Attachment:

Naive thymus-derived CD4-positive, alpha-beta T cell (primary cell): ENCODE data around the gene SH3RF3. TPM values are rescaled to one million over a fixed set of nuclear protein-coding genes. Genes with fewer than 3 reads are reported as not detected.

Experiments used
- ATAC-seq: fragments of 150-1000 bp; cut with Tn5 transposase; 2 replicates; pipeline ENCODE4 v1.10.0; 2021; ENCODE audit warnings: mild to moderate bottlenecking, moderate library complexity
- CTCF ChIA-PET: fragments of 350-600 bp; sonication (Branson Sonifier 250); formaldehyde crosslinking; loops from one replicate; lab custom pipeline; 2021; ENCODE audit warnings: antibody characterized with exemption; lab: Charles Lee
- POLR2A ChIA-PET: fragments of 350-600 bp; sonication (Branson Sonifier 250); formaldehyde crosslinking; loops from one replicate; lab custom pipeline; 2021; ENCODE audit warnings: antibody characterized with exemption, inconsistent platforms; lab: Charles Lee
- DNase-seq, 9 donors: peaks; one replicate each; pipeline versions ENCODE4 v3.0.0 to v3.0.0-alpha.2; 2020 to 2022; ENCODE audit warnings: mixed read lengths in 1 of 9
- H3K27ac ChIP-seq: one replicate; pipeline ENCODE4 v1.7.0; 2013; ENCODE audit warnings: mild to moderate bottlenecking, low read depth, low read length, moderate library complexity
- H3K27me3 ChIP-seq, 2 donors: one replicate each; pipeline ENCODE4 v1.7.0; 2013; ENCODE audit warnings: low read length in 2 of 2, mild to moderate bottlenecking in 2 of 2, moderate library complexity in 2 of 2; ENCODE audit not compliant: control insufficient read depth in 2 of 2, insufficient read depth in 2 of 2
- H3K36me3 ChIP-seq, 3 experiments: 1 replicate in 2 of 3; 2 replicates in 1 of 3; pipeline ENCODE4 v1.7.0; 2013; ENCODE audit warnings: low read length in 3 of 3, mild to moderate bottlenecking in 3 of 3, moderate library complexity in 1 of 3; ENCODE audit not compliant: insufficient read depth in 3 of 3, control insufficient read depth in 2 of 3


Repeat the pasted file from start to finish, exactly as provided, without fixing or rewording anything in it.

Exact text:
Naive thymus-derived CD4-positive, alpha-beta T cell (primary cell): ENCODE data around the gene SH3RF3. TPM values are rescaled to one million over a fixed set of nuclear protein-coding genes. Genes with fewer than 3 reads are reported as not detected.

Experiments used
- ATAC-seq: fragments of 150-1000 bp; cut with Tn5 transposase; 2 replicates; pipeline ENCODE4 v1.10.0; 2021; ENCODE audit warnings: mild to moderate bottlenecking, moderate library complexity
- CTCF ChIA-PET: fragments of 350-600 bp; sonication (Branson Sonifier 250); formaldehyde crosslinking; loops from one replicate; lab custom pipeline; 2021; ENCODE audit warnings: antibody characterized with exemption; lab: Charles Lee
- POLR2A ChIA-PET: fragments of 350-600 bp; sonication (Branson Sonifier 250); formaldehyde crosslinking; loops from one replicate; lab custom pipeline; 2021; ENCODE audit warnings: antibody characterized with exemption, inconsistent platforms; lab: Charles Lee
- DNase-seq, 9 donors: peaks; one replicate each; pipeline versions ENCODE4 v3.0.0 to v3.0.0-alpha.2; 2020 to 2022; ENCODE audit warnings: mixed read lengths in 1 of 9
- H3K27ac ChIP-seq: one replicate; pipeline ENCODE4 v1.7.0; 2013; ENCODE audit warnings: mild to moderate bottlenecking, low read depth, low read length, moderate library complexity
- H3K27me3 ChIP-seq, 2 donors: one replicate each; pipeline ENCODE4 v1.7.0; 2013; ENCODE audit warnings: low read length in 2 of 2, mild to moderate bottlenecking in 2 of 2, moderate library complexity in 2 of 2; ENCODE audit not compliant: control insufficient read depth in 2 of 2, insufficient read depth in 2 of 2
- H3K36me3 ChIP-seq, 3 experiments: 1 replicate in 2 of 3; 2 replicates in 1 of 3; pipeline ENCODE4 v1.7.0; 2013; ENCODE audit warnings: low read length in 3 of 3, mild to moderate bottlenecking in 3 of 3, moderate library complexity in 1 of 3; ENCODE audit not compliant: insufficient read depth in 3 of 3, control insufficient read depth in 2 of 3